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[whitespace] Keys to the Past

Malcolm Bilson coaxed period sounds out of the San Jose Beethoven Center's 1827 fortepiano

By Scott MacClelland

WHILE MANY came to hear pianist Malcolm Bilson play Beethoven, others were there primarily to listen to the instrument. Last Friday (April 20), the Beethoven Center at San Jose State University hosted Bilson in the inaugural recital on its just-acquired 1827 Jakesch fortepiano, the only specimen from this maker now known to exist. For the Beethoven Center, this represents a major acquisition and a complement to its replica 1797 fortepiano.

The difference between the two instruments makes clear the rapid advancement of piano technology over the space of little more than two decades. The late-18th-century replica is more like a harpsichord with a hammer action installed. Its 66 keys span five and a half octaves. It has no pedals, but rather two knee-operated "moderators."

At 7-1/2 feet long, the instrument made by Mathias Jakesch offers 88 keys (more than seven octaves) and six pedals, including the novelty Janissary, which provides a drum stroke and cymbal crash simultaneously, and a bassoon stop that lays a strip of paper on the strings to create a buzzing effect.

As Bilson proved in a program of Beethoven sonatas and bagatelles, the instrument is in excellent condition for its age. In remarks from the stage, the pianist further observed that nearly every element of the Jakesch is original.

During the recital, a damper stuck a few times resulting in a twang. But for all intents and purposes, those assembled were listening to the real thing, the genuine sound of a piano that Beethoven himself would have played. Because of it, the Beethoven Center possesses an instrument that can do justice to the middle and late sonatas by its namesake.

One feature of the Jakesch that jumps out immediately is the inconsistent timbre from the bottom to the top of the keyboard. According to William Meredith, executive director of the Beethoven Center, this was intentional. In the 1820s, the ideal fortepiano had three voices: the bottom tones were supposed to imitate the bassoon, the top notes should be flutelike, while the clarinet sound was most desirable in the midrange.

But while the mid- and low tones sustained a warm resonance, the top notes decayed abruptly after being struck. Increased string tension would allow them to ring on. As Meredith explains it, instruments like the Jakesch typically carry only one-fifth the tension of their modern counterparts. The higher tension of today's concert grand allows the strings to resonate longer and provides that overtones will sustain a stronger and more consistent presence.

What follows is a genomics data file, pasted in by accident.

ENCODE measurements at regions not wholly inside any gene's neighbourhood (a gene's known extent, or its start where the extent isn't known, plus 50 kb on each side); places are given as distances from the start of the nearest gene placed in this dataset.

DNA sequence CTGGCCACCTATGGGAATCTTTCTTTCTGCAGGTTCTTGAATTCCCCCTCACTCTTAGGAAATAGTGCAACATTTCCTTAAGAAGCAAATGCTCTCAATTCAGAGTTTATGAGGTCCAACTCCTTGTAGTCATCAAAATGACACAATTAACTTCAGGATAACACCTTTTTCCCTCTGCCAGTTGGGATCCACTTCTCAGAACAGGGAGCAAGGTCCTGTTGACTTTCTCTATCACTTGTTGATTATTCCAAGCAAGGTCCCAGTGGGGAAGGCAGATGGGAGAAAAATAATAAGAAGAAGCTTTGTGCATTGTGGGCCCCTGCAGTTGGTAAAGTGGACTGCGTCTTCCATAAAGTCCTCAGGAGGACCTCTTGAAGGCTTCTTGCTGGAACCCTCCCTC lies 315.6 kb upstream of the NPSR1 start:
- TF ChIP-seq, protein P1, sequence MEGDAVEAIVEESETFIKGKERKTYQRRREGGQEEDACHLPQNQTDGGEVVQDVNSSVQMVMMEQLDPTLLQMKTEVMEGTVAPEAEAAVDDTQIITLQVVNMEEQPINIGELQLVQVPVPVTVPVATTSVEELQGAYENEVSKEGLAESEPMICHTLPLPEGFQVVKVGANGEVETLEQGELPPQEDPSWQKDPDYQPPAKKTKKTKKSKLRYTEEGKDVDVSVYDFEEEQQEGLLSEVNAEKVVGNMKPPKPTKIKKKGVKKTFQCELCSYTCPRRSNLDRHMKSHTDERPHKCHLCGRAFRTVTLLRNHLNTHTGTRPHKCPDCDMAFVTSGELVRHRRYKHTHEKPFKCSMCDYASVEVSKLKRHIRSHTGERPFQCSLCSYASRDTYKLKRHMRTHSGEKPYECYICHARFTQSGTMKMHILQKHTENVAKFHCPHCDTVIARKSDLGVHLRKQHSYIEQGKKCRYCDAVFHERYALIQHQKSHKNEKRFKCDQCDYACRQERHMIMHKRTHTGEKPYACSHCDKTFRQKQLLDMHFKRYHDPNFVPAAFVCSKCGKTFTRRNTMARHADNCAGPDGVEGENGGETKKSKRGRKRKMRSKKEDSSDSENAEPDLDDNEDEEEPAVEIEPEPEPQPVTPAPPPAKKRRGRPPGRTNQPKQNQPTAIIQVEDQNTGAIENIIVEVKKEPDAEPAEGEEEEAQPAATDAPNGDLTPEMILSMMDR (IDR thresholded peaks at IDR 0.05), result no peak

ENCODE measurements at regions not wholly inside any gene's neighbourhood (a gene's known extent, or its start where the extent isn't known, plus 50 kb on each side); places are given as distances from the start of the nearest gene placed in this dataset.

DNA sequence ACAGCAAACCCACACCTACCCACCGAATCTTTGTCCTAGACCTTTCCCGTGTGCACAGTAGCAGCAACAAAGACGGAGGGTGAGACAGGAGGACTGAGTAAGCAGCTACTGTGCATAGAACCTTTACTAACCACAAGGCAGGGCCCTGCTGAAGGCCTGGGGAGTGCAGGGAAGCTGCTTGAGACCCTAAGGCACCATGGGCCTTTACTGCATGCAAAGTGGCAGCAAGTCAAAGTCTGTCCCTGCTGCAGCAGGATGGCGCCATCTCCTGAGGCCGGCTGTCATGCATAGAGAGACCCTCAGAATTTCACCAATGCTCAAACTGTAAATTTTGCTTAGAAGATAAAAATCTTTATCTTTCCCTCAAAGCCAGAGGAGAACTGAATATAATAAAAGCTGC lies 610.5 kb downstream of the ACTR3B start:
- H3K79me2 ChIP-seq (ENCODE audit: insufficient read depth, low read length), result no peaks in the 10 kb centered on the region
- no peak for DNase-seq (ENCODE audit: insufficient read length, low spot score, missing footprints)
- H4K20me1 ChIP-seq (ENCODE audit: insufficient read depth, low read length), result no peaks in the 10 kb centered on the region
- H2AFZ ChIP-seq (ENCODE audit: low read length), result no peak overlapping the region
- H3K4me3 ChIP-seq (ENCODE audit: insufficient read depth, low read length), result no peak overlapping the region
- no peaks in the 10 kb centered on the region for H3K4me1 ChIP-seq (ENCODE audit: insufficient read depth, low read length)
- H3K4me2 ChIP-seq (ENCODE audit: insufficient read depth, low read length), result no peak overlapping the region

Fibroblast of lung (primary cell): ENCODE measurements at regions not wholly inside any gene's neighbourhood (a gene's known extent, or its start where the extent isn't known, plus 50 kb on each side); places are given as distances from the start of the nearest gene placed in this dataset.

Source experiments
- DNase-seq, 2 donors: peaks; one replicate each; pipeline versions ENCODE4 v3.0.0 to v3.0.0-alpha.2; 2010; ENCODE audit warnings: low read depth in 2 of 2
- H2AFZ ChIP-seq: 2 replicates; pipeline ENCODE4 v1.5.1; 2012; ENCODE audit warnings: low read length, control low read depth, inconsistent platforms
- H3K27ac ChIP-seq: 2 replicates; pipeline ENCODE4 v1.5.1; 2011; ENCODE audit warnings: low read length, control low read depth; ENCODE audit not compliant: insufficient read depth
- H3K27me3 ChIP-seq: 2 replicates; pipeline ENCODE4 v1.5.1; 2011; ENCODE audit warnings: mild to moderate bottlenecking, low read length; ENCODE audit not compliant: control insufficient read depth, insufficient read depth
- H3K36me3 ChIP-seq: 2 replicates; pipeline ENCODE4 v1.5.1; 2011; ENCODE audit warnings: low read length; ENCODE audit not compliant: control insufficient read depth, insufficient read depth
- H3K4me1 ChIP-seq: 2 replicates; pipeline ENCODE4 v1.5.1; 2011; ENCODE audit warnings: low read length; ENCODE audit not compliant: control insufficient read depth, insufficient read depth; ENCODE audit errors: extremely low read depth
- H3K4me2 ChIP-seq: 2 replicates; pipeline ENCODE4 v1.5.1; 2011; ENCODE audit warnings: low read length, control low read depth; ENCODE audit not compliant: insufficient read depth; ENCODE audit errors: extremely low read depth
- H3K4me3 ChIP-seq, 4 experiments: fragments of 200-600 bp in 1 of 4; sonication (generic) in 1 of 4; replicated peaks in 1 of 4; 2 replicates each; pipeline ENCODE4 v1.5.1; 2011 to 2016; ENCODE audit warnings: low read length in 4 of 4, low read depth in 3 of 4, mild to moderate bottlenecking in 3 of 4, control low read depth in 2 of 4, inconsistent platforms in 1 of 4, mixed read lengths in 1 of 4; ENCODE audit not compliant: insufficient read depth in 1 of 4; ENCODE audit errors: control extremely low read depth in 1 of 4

Moreover, the modern instrument can produce a far greater volume of sound. It is ironic, therefore, that the more an instrument sounds like its modern descendent, the more it suffers by comparison. It's not unlike struggling to take pleasure from a 78-rpm recording of, say, Ravel's Rapsodie espagnole when you already have knowledge of a CD of the same.

Well known as a fortepiano specialist, Bilson took an active role in helping the Beethoven Center acquire the Jakesch. It's state of preservation no doubt owes much to the fact that it remained under the same Italian family ownership for nearly 170 years, until 1997, when it was bought at auction by instrument dealer Edward Swenson of Trumannsburg, N.Y. Several donors to the acquisition, not least including Beethoven Center benefactors Irma and Ira Brilliant, secured the purchase.

For his part, Bilson made a charming impression with the Bagatelles, Op. 33 and Sonata in G Minor, Op. 49:1. In the first variation of the andante from the Sonata in E, Op. 109, Bilson floated a gorgeously phrased melody that seemed to capture the instrument's best qualities. Likewise, he got the juiciest effects in the second half of the Sonata in A flat, Op. 110, where Beethoven audaciously breaks old molds to build new forms.

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Web extra to the April 26-May 2, 2001 issue of Metro, Silicon Valley's Weekly Newspaper.

Copyright © 2001 Metro Publishing Inc. Metroactive is affiliated with the Boulevards Network.

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